The patient was analgosedated, intubated with the Univent 8.5-mm tube (tube with integrated endobronchial blocker; Vitaid, Lewiston, NY, USA), and mechanically ventilated. We removed the endobronchial blocker and replaced it with a pulmonary artery (PA) catheter. With the help of a bronchoscope, using a loop through the working channel of the bronchoscope, the PA catheter was placed in the entrance to the lower left bronchus, and the PA catheter balloon was inflated to achieve bronchial closure. Using the appropriate connectors, we connected the PA catheter to the second ventilator (Dräger Evita 2) and applied 30 cmH2O of pressure of the 30% oxygenated air in CPAP ventilation mode for 30 minutes. The decision for the pressure of 30 cmH2O was made on the basis of the fact that pressures higher than 35 cmH2O are associated with barotrauma and the clinical appearance of pneumothorax [5]. The right lung and the upper lobe of the left lung were ventilated the entire time by controlled mechanical ventilation with protective ventilation parameters using the Dräger Evita XL ventilator. After 30 minutes, we removed the PA catheter from the lower left bronchus and placed it in the upper left bronchus with the described procedure and repeated the CPAP maneuver. Again, the right lung and the lower lobe of the left lung were simultaneously ventilated by controlled mechanical ventilation with protective ventilation parameters. Within the next 12 hours of the performed procedure, the patient was awakened and extubated. After the targeted segmental recruitment, he was breathing spontaneously with improved clinical parameters as well as better rising of the left side of the thorax with audible respiratory sounds on the left side. The PulmoVista 500 monitoring was applied continuously, and better ventilation of the left lung was noted in the first hours after the procedure. In the next 48 hours, we applied the CoughAssist device to the patient, and he was encouraged to cough. After 48 hours (36th day of treatment), a CT scan of the thorax was performed, indicating significantly better ventilation of the left lung (Fig. 2). During and after the procedure, SpO2, end-tidal carbon dioxide (EtCO2), invasive blood pressure, and pulse were monitored. The patient did not have any significant decrease in SpO2 or increase in EtCO2, nor did he have hemodynamic instability or changes in heart rhythm. Before and after the procedure, arterial blood gas analyses were performed as part of routine laboratory processing (Table 1). The patient was discharged to home 49 days after admission, and he was mobile on his own with stabile hemodynamic and respiratory status and without signs of infection.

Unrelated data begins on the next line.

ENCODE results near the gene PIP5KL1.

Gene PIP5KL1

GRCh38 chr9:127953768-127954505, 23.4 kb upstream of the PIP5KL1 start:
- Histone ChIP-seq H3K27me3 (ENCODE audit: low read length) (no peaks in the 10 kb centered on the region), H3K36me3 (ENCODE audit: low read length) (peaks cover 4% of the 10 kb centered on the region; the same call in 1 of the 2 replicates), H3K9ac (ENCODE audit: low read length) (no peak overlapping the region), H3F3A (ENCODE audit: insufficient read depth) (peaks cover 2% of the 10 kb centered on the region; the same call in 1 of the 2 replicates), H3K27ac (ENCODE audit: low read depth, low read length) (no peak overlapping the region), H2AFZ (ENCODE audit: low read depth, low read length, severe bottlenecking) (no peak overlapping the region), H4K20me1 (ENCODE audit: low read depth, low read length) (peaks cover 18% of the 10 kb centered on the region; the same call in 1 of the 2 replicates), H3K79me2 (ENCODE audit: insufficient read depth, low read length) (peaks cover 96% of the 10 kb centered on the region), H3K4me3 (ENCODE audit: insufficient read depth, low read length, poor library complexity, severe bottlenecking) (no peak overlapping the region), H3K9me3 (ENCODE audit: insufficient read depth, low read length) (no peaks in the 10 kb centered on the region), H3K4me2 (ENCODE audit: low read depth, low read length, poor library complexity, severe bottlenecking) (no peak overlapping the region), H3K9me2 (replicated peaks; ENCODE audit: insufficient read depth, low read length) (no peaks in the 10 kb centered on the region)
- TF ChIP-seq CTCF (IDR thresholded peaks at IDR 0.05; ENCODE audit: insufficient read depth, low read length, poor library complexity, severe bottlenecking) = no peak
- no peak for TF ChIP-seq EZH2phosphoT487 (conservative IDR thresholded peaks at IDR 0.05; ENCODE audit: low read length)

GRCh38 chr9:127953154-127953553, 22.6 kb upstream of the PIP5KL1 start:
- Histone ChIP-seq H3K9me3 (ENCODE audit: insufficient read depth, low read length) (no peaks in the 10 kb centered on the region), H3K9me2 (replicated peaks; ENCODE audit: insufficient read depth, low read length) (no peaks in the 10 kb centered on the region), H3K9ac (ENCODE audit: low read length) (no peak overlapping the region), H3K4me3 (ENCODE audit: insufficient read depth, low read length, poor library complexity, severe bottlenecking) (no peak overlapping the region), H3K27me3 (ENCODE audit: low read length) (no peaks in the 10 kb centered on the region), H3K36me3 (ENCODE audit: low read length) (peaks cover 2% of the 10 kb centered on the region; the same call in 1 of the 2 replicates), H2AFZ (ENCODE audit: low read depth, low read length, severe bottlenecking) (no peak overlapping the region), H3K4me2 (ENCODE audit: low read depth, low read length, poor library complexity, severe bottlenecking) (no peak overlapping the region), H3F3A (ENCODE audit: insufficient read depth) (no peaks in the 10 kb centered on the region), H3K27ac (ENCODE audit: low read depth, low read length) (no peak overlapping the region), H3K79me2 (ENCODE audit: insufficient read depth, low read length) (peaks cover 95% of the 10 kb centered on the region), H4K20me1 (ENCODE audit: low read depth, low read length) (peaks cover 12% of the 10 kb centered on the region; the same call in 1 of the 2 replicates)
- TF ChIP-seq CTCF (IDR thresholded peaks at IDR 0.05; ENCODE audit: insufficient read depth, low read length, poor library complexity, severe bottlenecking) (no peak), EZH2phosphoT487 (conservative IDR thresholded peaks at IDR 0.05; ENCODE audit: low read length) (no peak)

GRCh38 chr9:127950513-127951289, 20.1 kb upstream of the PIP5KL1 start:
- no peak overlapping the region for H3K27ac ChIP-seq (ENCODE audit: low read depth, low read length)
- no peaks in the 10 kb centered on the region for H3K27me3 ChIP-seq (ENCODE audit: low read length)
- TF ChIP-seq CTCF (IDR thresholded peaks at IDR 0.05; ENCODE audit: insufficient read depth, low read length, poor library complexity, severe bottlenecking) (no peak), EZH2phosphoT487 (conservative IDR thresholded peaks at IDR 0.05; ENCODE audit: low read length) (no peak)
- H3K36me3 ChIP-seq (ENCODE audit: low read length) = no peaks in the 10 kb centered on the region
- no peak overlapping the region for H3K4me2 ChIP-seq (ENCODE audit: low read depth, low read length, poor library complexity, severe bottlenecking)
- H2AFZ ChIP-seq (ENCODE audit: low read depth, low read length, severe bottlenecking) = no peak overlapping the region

Fig. 2
figure2

Computed tomographic scan of the chest of the patient after targeted segmental recruitment (36th day of stay in the intensive care unit)

Table 1 Findings of blood gas analysis before extubation (30th day), before (34th day) and after (35th and 36th days) targeted segmental recruitment

Discussion

The collapse of the pulmonary parenchyma is a problem that became more visible when diagnostic methods such as CT scanning and ultrasound became more commonly used in clinical practice. In the past few decades, many good ideas have found useful application, such as increasing the basic PEEP level, prone positioning of the patient, recruitment maneuver with inspiratory hold, and others. The recruitment maneuver has become standard practice in many ICUs all over the world, despite a well-known effect being overstretching of unaffected alveoli with a questionable effect on collapsed alveoli. A study that used a recruiting maneuver in patients with pneumonia combined with acute respiratory distress syndrome or the need for vasopressors showed increased mortality, which confirmed the potential harm of recruiting maneuvers [6]. Unilateral recruitment using an endobronchial blocker has been described in the literature as a successful method of treating atelectasis [7]. The endobronchial blocker was used to protect the left lung while recruitment of the right lung atelectasis was applied for 3 minutes. In this case report, step-forward was done regarding duration of the recruitment maneuver, despite the fact that healthy lung was not ventilated in that period.